How to Challenge a Low Home Appraisal
Home prices have increased considerably over the past two years, which has resulted in many sellers receiving multiple bids on their properties. This can result in a bidding war that drives prices up. Despite the high values of many homes, a home must still be appraised before the sale can go through. Lenders require appraisals to make sure that the amount of money they’re lending matches the home’s value. There are times when sellers receive low appraisals that indicate the home is worth less than anticipated. If you find yourself in this situation, there are ways to challenge a low home appraisal.
Factors Considered During a Home Appraisal
Before learning about how to challenge a low home appraisal, you should first know what factors are typically taken into consideration by an appraiser. The main factors that an appraiser uses during this process include:
• Home improvements that have occurred since the purchase
• Square footage of the home
• Primary home traits, which include bathrooms, bedrooms, and notable features
• Construction quality and property condition
• Sales prices for similar homes in the area that were sold in last six months
• Price trends of nearby homes
• Average time that nearby homes remain on market
• Property zoning
• Lot size
How to Dispute a Low Home Appraisal
In the event that you disagree with a low home appraisal, there are steps you can take to dispute the appraised value for your home.
Obtain a Copy of the Appraisal
The first step that occurs when disputing a low appraisal is to obtain a copy of it so you can have a look at it. The paperwork can only be directly challenged if you’re able to identify what information the appraiser ended up using. Keep in mind that the buyer is usually the person who has the appraisal. You can request a copy of this document for review. Mortgage lenders are legally required to provide buyers with this report.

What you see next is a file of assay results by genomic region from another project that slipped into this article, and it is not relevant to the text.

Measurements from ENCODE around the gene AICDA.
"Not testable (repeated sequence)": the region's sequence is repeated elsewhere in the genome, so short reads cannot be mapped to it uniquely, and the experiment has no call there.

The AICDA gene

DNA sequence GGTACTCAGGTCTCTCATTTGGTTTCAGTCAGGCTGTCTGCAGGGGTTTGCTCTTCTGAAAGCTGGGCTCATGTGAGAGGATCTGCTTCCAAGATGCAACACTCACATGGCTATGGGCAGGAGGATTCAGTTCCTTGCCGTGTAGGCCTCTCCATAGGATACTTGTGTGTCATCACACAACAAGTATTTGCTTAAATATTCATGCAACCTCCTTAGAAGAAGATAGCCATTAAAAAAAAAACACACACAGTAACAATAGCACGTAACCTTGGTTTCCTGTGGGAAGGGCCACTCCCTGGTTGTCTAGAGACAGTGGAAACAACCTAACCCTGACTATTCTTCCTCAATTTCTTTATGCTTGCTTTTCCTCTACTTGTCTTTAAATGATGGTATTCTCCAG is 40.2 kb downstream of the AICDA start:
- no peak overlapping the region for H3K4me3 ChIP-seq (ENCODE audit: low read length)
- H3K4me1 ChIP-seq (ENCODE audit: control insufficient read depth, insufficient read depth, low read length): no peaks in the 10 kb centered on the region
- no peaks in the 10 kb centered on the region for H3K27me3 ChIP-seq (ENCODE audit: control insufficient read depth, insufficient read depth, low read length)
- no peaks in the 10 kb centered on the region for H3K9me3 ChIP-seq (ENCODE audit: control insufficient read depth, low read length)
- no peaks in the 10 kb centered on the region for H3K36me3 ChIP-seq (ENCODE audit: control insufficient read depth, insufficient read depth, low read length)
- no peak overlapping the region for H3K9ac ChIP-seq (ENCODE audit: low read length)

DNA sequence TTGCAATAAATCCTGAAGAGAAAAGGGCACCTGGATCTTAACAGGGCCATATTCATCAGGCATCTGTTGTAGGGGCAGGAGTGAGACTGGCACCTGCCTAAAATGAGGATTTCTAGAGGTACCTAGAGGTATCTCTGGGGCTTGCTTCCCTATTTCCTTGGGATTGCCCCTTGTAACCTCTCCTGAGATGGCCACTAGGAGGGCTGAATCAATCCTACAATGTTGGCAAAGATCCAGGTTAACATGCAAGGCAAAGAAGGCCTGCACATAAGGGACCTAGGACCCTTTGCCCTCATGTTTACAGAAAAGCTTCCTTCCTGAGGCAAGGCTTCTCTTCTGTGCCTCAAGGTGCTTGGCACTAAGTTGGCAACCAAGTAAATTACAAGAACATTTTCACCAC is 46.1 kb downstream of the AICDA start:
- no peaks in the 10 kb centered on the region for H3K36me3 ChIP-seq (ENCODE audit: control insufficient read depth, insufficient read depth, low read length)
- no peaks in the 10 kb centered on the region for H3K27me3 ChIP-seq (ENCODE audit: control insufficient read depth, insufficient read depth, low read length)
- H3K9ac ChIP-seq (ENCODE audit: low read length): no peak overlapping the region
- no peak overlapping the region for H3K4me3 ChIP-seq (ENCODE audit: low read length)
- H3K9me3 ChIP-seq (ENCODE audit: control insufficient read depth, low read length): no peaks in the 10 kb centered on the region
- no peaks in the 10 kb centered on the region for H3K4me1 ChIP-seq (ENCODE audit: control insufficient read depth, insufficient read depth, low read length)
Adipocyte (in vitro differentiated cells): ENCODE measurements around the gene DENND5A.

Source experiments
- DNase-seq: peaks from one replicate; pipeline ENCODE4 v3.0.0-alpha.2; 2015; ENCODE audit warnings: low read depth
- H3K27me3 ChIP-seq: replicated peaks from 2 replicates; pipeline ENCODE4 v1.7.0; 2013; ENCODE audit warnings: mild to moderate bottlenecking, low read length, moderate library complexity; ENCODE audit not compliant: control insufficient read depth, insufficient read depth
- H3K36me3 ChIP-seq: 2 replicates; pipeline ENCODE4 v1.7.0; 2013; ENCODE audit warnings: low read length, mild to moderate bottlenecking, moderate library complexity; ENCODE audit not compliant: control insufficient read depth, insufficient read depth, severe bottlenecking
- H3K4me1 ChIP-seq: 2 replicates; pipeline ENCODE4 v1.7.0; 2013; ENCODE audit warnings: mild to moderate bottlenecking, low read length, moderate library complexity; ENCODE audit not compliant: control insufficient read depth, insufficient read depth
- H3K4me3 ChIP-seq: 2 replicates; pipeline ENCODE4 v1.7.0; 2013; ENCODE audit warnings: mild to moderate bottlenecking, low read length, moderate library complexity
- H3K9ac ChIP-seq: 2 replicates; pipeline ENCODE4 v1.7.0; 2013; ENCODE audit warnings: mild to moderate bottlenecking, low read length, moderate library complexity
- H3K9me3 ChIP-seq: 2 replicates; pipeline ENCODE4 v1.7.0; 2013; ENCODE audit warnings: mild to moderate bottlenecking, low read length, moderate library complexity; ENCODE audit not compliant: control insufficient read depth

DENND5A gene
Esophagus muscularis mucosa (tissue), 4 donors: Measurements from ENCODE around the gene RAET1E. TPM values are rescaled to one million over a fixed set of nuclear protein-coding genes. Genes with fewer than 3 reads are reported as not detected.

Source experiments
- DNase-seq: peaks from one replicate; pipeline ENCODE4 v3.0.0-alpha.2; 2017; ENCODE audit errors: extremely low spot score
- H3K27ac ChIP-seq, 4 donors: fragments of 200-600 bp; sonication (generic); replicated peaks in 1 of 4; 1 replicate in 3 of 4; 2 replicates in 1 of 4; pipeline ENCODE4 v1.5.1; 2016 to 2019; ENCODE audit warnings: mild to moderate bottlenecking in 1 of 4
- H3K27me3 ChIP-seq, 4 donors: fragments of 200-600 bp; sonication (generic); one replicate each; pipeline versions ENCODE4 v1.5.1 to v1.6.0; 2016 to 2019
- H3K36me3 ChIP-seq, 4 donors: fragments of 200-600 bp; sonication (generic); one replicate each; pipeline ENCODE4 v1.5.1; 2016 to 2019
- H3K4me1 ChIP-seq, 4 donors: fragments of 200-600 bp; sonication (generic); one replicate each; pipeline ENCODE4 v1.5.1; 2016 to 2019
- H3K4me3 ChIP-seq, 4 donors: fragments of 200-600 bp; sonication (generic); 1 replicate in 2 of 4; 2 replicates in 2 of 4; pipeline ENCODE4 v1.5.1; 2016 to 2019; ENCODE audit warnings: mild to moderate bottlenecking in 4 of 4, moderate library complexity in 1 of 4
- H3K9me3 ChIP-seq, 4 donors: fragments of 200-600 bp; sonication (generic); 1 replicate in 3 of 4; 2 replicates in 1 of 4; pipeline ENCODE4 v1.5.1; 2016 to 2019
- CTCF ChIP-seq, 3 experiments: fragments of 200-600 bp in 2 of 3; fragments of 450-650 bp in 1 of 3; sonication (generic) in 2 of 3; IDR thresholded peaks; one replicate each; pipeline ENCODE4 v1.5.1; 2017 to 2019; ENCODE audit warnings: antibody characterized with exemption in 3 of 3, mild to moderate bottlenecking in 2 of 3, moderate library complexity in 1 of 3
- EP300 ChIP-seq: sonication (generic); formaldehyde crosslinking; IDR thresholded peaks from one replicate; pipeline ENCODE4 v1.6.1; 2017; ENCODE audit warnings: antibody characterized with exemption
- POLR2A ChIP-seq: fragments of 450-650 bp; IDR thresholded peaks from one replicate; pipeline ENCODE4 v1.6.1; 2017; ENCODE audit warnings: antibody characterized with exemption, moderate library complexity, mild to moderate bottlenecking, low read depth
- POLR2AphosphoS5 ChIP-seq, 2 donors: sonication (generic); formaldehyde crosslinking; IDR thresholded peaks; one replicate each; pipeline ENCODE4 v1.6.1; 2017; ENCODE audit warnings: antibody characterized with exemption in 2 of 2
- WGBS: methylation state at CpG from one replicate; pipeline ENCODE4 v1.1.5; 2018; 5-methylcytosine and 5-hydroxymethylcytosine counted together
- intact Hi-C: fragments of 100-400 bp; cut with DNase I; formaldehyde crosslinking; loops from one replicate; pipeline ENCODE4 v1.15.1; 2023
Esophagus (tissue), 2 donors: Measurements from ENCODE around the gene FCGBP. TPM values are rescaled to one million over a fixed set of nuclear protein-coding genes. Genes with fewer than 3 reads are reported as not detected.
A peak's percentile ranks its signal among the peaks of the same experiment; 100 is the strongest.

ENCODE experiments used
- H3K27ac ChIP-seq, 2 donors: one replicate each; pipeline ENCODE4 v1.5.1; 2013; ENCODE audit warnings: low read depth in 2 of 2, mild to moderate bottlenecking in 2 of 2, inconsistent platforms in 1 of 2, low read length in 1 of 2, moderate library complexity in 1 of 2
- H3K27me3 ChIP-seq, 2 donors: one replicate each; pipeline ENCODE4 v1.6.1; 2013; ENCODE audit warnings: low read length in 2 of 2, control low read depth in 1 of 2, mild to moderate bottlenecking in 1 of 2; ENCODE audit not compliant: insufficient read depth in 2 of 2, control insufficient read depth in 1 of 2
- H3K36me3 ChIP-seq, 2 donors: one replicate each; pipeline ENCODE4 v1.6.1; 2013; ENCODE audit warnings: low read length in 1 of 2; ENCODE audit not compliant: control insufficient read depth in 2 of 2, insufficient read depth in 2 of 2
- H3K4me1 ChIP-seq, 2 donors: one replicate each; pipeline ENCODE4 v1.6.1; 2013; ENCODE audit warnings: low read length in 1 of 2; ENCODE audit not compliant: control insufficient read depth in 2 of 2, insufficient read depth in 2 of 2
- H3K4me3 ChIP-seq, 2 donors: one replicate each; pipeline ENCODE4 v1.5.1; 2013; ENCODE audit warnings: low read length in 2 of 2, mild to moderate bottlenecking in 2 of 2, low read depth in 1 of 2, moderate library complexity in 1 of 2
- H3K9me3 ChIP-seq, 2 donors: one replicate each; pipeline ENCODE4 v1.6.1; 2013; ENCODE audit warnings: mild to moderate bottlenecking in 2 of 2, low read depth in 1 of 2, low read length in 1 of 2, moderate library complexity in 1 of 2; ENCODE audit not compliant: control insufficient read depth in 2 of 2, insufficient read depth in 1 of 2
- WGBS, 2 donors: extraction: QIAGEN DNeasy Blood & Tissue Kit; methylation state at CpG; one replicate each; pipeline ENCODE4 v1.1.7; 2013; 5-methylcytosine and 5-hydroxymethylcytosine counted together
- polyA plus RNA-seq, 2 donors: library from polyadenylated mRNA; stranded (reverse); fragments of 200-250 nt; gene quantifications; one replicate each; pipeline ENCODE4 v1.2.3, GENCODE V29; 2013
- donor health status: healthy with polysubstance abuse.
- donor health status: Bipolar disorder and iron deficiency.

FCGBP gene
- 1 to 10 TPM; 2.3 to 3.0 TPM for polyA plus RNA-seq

Mention Improvements and Upgrades
When you speak with an appraiser, it’s highly recommended that you mention any improvements or upgrades that you made to your home since you purchased it. Some of these upgrades might have been overlooked during the appraisal, and by leaving the out of the equation, could lower the value of the appraisal substantially. Make sure that you aren’t condescending or argumentative when speaking with the appraiser. You can simplify this process, which will help your case, by providing the individual with a detailed list of the improvements as well as the cost of each.
Search for Potential Errors
Appraisers are human and will make mistakes from time to time. These are typically honest mistakes that are made because of how extensive the process can be. Make sure to look at local comps of similar properties to determine what homes in your area were priced at when they were sold. A Realtor can help you with this process. Some potential errors that can be made during an appraisal include miscalculated square footage, too few bedrooms being listed, or incorrect comps.
Request an Additional Appraisal
The three steps mentioned previously may allow you to obtain a higher appraisal from the person who initially appraised your property. However, it’s possible that your dispute with the original appraiser will fail. If this occurs, the next option available to you is to request an additional appraisal. Your lender should agree to do so. Make sure that you request an appraiser who has geographical knowledge. It’s also important that you tell the second appraiser why this request is being made, so that can go to bat for you, per se.
What to Do if Your Appraisal Challenge Fails
In the event that all of the aforementioned suggestions have failed, there are steps you can take to make sure that the lender provides the borrower with enough money to secure the loan. These steps include:
• Reducing the home’s sale price to match the appraised value
• Asking the buyer to provide enough money to cover the gap between the appraised value and sale price
• A combination of the two options mentioned above
Receiving a low appraisal on your home is always going to be a frustrating situation. However, you can dispute a low home appraisal by obtaining a copy of the appraisal, looking for any errors, mentioning improvements and upgrades to your home, and requesting a second appraisal. If all else fails, the price of your home can be lowered to facilitate a smooth transaction.